Over the past 4 weeks we’ve been exploring ways to engage with the plant spirits practically. In this our final installment, we’re getting our hands dirty (literally and figuratively) with ritual! To start with part one, CLICK HERE.
The word ritual shares etymological roots with some other important words like right, art, heart, hearth, and harmony. We can see how ritual is a way for us to engage intentionally in ways that create more harmony both within ourselves and within the wholeness of the universe. Ritual, like it’s related word art, should be a thing of beauty that is pleasing and brings a sense of things fitting together in good ways.
Sorcery, like all ancient pagan traditions that are essentially animist and nature-centering, is an orthopraxy and not an orthodoxy. This means that our right action is valuable where right belief is less so. What we think and believe means less than how we show up and what we do. Ritual is an invitation to show up, do good, create beauty, and assist the cosmos into leaning ever-further into states of harmony.
Rituals can come in many forms, and there are no hard and fast expectations on what they look like for each person. If you follow a traditional model like I do, you can work with that framework to guide you through seasonal cycles, ritual orders, specific workings, and so on. If not, you are able to find ways to create ritual that is meaningful and powerful for you- and ideally effective in creating the desired outcomes whatever they may be. For me, the outcome is more often connection than anything else. I rarely do ritual for anything other than completing cycles of sacred reciprocity with my allies and participating in the wholeness of the cosmos. Some rituals have very defined goals that make them bored on magical workings, others are simple rites of acknowledgement whether that be a season, a spirit, or an inspiration.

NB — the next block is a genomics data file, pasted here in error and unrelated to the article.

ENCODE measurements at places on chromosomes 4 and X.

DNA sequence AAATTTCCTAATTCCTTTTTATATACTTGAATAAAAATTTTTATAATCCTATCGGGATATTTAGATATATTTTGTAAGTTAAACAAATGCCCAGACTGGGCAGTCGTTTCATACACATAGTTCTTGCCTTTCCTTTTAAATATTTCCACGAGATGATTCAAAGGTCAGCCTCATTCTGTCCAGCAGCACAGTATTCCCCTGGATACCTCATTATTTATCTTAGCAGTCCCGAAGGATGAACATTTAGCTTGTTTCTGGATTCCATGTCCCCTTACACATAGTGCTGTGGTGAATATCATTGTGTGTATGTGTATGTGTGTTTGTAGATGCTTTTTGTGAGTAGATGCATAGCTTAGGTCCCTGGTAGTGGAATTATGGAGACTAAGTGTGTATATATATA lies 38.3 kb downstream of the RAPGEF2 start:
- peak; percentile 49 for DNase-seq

A ritual of lighting a candle and inviting your allies to join you at your sacred ire for communion is a valid and powerful ritual when performed with the fullness of your being. Nothing grandiose, complex, or expensive is needed- your investment of energy, time, and attention is a fertile soil upon which all good work can grow. From there, you may add important things like sacred symbols, prayers, charms or other spoken words, offerings and sacrifices, dances or other intentional movements, recitations of myth and story, or visionary journeywork.
No matter what you do or how it’s done, the power is in the doing.
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